Rescued Great Dane, Hattie, will reign over New Orleans’ Barkus parade Jan. 27, 2013

Rescued Great Dane reigns over Barkus

Advocate staff photo by ELIOT KAMENITZ -- Hattie, a rescued Great Dane, is queen of Barkus this year. Charlotte Warner, daughter of Hattie's owner Amanda Warner, places hearts to be attached to the queen's costume Monday.
Advocate staff photo by ELIOT KAMENITZ -- Hattie, a rescued Great Dane, is queen of Barkus this year. Charlotte Warner, daughter of Hattie's owner Amanda Warner, places hearts to be attached to the queen's costume Monday.

Hattie was just a puppy when she entered the lives of Chris and Amanda Warner of New Orleans’ Broadmoor neighborhood.

She came to them four years ago through “a wonderful lady” who lives on farmland in Hattiesburg, Miss., and rescues both Great Danes and Chihuahuas (“opposites attract”), the Warners said.

Hattie’s original family had to give her up, along with another Great Dane puppy and the parent dogs, because of a divorce and foreclosure on their home.

These days, Hattie’s family has grown to include Charlotte, 4, and John Owen, born 18 weeks ago. And she is clearly the queen of the Warners’ hearts.

But her reign is about to extend even further: Hattie Warner has been voted queen of the canine Mystic Krewe of Barkus parade, which rolls at 2 p.m. Sunday in the French Quarter.

This year’s king is Jacques Miller Wallis, a Vizsla — a Hungarian hunting breed — who was chosen one of the Windsor Court’s 140 New Orleans Characters in 2010.

While the king ascends through the ranks of the Barkus organization, usually after being a duke or grand marshal, the queen is selected by secret ballot and is always a rescued/adopted dog.

The Warners had planned to rescue an older Great Dane, but the woman in Hattiesburg contacted them when the puppies arrived and they immediately committed to one of them, not knowing the gender or the coloring. Once they took her home, Hattie’s 40-pound, 4-month-old body quickly grew. By the time they had their first baby eight months later, Hattie was a well-mannered, loving, protective family member, the Warners said.

Her family has noticed that Hattie’s favorite activities include keeping her “dad” on pace during his morning run. She loves to help him meet new friends at Audubon Park and clean up the kitchen.

She keeps the house safe and greets passers-by, especially other dogs, though she is not a fan of the mailman or any other delivery person who comes to the house. And she’ll do anything for peanut butter, even asking for it in her “Chewbacca voice.”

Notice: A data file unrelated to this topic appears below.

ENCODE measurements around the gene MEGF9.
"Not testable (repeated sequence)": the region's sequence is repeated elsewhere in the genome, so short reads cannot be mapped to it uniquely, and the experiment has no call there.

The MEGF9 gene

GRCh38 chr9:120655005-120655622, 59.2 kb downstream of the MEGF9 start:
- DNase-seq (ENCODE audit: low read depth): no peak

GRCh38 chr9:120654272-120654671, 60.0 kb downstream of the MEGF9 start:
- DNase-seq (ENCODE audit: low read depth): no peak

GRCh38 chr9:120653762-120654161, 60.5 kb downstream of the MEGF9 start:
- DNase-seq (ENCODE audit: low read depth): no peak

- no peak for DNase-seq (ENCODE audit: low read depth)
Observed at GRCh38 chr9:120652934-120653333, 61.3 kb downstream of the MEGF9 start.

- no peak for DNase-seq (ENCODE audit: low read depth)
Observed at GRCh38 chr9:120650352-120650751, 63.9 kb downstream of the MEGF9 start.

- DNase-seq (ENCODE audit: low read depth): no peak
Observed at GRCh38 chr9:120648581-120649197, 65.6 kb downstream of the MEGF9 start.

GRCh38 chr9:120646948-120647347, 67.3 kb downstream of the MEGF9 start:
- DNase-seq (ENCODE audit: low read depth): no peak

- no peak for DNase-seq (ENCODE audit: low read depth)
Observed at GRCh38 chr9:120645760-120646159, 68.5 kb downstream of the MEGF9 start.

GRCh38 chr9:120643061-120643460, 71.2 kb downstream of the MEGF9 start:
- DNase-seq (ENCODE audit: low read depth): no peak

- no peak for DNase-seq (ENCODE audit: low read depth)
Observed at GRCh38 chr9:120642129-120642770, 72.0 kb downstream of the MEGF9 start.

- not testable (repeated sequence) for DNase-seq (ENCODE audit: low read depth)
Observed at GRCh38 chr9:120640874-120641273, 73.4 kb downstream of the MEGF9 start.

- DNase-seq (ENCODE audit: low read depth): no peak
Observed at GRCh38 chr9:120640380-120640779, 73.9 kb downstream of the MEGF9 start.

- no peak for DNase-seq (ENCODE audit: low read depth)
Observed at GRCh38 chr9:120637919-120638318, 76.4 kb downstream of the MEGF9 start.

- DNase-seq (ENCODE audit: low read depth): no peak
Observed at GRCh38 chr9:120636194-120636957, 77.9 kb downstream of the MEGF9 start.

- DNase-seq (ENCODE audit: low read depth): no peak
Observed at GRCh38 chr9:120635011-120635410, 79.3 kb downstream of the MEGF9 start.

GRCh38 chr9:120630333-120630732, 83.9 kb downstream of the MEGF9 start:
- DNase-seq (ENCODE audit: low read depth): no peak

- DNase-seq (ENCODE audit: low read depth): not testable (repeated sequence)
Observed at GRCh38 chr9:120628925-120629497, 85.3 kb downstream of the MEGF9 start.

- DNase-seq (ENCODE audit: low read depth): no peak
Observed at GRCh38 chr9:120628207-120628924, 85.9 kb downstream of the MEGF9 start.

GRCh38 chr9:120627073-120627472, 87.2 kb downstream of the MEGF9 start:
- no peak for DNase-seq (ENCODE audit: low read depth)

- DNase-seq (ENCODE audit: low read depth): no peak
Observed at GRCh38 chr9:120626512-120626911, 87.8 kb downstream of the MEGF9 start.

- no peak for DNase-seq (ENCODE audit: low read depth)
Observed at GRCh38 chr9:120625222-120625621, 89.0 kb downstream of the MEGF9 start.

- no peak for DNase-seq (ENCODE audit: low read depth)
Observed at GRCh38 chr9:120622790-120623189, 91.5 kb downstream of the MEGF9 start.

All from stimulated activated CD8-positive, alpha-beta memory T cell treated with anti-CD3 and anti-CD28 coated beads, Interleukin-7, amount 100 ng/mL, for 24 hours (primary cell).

Plenty of peanut butter has been stockpiled in the Warner home as Hattie prepares for her reign over the Barkus parade.

As for her majesty’s royal ensemble, “she is still trying to choose her outfit and is having a hard time deciding. She wants to make sure it fits the theme of the parade. Stay tuned!” Amanda Warner said.

“All in all,” Chris Warner said, “she is keeping a level head and is just honored to be a part of such a special event during the Carnival season.”

King Jacques, who is celebrating his fifth birthday this month, shares a home with Virginia Miller and Bruce Wallis, as well as a 19-year-old cat named Cleo and a 6-year-old donkey named Tula. He has his own Facebook page and email address and he goes to work every day at Beuerman Miller Fitzgerald, a communications firm.

But it’s not all work and no play for his majesty, who enjoys mountain climbing in the Adirondacks, crawfishing in Mississippi, running with other dogs, and socializing generally, according to his biography on the Krewe of Barkus website.

The bio also notes that Vizslas are a very old hunting breed, and Jacques is no exception. “He loves to find quail.” When it comes to other species, he “never met a person, dog or lizard he didn’t at least try to make friends with (it doesn’t always work out)!”

Some 2,000 dogs, along with their human escorts, are expected to participate in the Barkus parade, said Matt Rinard, poster artist for the krewe that is in its 21st year. And that’s not counting the current royalty, court and grand marshal as well as a number of past monarchs who will join in the canine caper, which benefits area animal organizations.

Always a leader of the pack when it comes to timely themes, Barkus has collared the reality TV craze for its 2013 festivities. “Tails and Tiaras: Here Comes Honey Bow Wow” is the title of this year’s parade, with “Reality TV Bites Barkus” as the subtitle.

“Everyone is really excited about the theme,” Rinard said.

The subtitle, he pointed out, opens the gate to a wide field of possible costumes, from “‘Swamp People’ to ‘The Bachelor’ to ‘American Idol,’ whatever your favorite TV reality show is.”

During the parade, King Jacques and Queen Hattie, along with their royal court, will be toasted from the VIP reviewing stand at Good Friends Bar, at the corner of Dauphine and St. Ann streets. The parade begins and ends at Armstrong Park, at Orleans Avenue and North Rampart Street, where the pre- and post-pawties will be held.

Only dogs who are registered krewe members with parade tags will be allowed in the parade. However, membership in the parade krewe is open to all dogs and can be purchased Sunday at the pre-pawty, which starts at 10:30 a.m. A $50 fee includes parade registration for one dog and one human escort.

Party animals of all stripes are welcome to watch the costumed canines strut their styles. The krewe’s human organizers, borrowing a couple of words from reality TV star Honey Boo Boo, promise to unleash a beautimous Barkus parade, one well worth redneckognizing.

And the most beautimous of all participants — at least in the eyes of the Warner family — will be Her Highness Hattie.